Majority of Oahu voters support new short-term rental laws
A majority of registered Hawaii voters on Oahu support the new rental law that bans advertising of unpermitted short-term rentals.
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A majority of registered Hawaii voters on Oahu support the new rental law that bans advertising of unpermitted short-term rentals and gives the city Department of Planning and Permitting the ability to levy fines against violators.
But they think the city’s bulky-item pickup pilot program stinks, according to the Honolulu Star-Advertiser’s Hawaii Poll.
The poll, conducted Sept. 12-17 by Mason-Dixon Polling & Strategy of Washington, D.C., randomly surveyed 800 registered Hawaii voters by telephone, with a statewide margin of error of 3.5 percentage points. Of those 800 residents, 525 people were on Oahu for a margin of error of 4.4 percentage points.
Some 54% of the 525 Oahu voters surveyed supported the new vacation rental law, while 37% opposed it and 9% were undecided. According to the poll, Filipino voters were the most likely to support the new measure and higher fines, followed by white and Japanese voters. Hawaiians were the most likely to oppose the new law and higher fines, followed by mixed-race voters and whites. Democrats, followed by independent voters, were most likely to support the measure, while Republicans were most likely to oppose it. Voters’ ages made little difference, with older voters slightly less likely to support the ban.
Jim Harwood, a Manoa resident, said the issue of vacation rentals is complicated, but “I think that too much regulation is not a good thing.”
“I feel that there are a lot of people who can’t afford the houses that they are living in and short-term rentals allow them to make their payments,” Harwood said.
Diane Ahlo, a resident of Hawaii island’s Mountain View, said she worries that tourism softening from the ban also will hurt Hawaii island since transient accommodation tax collections are distributed statewide.
“I think Hawaii island is handling regulations better here,” Ahlo said. “I don’t think the city is doing their crackdown in the right way by targeting everybody that has an ad. They don’t have the proof of whether these people are renting or legitimately paying their taxes.”
In contrast, Waimanalo resident Williams Rodrigues, who served in the military and is a retired deputy sheriff, said the new law simply enforces previous city law, “which was made to be followed, not broken.”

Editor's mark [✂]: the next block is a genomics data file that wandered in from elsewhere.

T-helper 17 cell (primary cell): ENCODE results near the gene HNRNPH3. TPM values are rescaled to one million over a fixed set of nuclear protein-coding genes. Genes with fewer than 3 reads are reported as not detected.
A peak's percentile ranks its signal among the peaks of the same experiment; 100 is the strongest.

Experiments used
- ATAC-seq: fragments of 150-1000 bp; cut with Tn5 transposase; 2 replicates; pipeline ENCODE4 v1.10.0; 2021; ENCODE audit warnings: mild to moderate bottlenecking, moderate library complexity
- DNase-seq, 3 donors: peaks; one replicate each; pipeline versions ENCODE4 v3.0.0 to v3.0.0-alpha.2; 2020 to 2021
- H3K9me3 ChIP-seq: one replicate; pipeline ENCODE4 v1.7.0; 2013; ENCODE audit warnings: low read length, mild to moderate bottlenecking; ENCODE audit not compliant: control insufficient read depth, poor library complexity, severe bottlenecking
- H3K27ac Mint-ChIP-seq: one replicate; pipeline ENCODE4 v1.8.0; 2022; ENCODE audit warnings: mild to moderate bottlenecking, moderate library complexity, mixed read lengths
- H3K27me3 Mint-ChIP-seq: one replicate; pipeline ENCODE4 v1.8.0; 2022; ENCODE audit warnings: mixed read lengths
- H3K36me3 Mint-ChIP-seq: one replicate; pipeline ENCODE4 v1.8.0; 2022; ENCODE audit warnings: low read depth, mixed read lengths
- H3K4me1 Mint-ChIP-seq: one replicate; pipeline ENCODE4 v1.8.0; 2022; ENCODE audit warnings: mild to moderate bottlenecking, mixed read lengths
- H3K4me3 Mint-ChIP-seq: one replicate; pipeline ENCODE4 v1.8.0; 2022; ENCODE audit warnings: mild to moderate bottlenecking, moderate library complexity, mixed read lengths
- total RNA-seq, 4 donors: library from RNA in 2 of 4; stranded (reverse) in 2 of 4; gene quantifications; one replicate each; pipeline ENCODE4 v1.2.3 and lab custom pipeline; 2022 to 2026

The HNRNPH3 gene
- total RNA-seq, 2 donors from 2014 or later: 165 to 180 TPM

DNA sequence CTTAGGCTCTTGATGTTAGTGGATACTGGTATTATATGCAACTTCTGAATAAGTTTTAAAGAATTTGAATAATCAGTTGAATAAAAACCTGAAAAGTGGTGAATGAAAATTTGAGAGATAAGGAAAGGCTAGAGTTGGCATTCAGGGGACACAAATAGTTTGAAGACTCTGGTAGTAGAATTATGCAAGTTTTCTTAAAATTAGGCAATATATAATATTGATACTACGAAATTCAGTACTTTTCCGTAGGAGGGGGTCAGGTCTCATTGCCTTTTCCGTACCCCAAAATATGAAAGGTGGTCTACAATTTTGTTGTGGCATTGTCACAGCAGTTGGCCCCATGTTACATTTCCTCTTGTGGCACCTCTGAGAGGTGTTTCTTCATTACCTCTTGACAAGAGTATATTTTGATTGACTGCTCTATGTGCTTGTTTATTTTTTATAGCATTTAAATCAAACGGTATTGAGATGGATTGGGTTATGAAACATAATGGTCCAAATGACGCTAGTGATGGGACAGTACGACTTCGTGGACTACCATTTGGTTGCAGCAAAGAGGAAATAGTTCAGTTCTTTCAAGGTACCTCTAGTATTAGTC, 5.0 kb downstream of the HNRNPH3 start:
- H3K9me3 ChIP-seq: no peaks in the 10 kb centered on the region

“Tourists support our economy, but we need to make it so we and they can enjoy the beauty of our island,” Rodrigues said.
Kailua’s Natalia Villegas said she doesn’t even want short-term rentals on Oahu at all.
“I grew up in Kailua and Kaneohe, and those places have been overrun by vacation rentals, which makes it harder for local people who want to stay here and grow a family,” she said.
Some 48% of the 525 Oahu voters surveyed rated the city’s new bulky-item pickup pilot as poor, with only 4% rating it as excellent and the rest skewed toward fair, then good, then undecided.
Villegas said she rates the city’s pilot as poor since it involves more steps, a situation she thinks is likely to lead to more illegal dumping.
Rodrigues also rated the program as poor and said the city needs more people to man the appointment line and more people to pick up trash. He also objects to the city’s policy of leaving items that weren’t part of scheduled pickups.
“It’s just an eyesore, there’s trash everywhere,” he said.
Ahlo, who comes to Oahu every three months or so, said she’d also rate the program as poor since she’s noticed a difference on her visits.
“Oh, the rubbish is horrible. The smell just driving around … Oh, I noticed it,” she said.
Harwood gave the program a better rating, but just barely.
“When six or eight items are at the curb, it tempts others to put their items out. We may have to modify it, but it’s better than poor, it’s fair,” he said. “The city seems to be paying attention, and I think they are on the right track.”
Clarification: This story has been updated to note the margin of error for the Oahu subsection of the statewide Hawaii Poll.